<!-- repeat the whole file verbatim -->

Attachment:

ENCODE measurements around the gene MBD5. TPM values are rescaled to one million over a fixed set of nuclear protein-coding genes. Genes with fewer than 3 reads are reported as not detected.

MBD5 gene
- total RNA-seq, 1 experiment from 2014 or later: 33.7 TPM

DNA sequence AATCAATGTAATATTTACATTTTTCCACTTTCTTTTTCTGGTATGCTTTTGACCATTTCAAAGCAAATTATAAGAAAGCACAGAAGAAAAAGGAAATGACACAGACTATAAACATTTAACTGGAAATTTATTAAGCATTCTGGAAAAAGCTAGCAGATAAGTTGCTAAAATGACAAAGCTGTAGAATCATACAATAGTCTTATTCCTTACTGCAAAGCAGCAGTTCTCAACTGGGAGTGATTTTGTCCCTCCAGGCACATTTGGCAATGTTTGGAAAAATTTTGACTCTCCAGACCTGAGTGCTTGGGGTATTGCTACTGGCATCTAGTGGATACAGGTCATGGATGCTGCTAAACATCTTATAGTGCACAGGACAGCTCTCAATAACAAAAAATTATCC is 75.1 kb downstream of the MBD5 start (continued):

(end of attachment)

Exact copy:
ENCODE measurements around the gene MBD5. TPM values are rescaled to one million over a fixed set of nuclear protein-coding genes. Genes with fewer than 3 reads are reported as not detected.

MBD5 gene
- total RNA-seq, 1 experiment from 2014 or later: 33.7 TPM

DNA sequence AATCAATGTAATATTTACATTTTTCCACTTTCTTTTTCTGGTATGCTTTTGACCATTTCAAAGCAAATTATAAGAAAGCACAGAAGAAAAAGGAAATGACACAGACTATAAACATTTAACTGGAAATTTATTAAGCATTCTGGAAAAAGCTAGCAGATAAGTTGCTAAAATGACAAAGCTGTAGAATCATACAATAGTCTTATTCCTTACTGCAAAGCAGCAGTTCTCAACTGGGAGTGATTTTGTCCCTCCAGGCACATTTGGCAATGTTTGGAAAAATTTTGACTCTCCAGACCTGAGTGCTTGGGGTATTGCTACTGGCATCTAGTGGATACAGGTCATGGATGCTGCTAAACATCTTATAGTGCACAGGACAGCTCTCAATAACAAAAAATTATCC is 75.1 kb downstream of the MBD5 start (continued):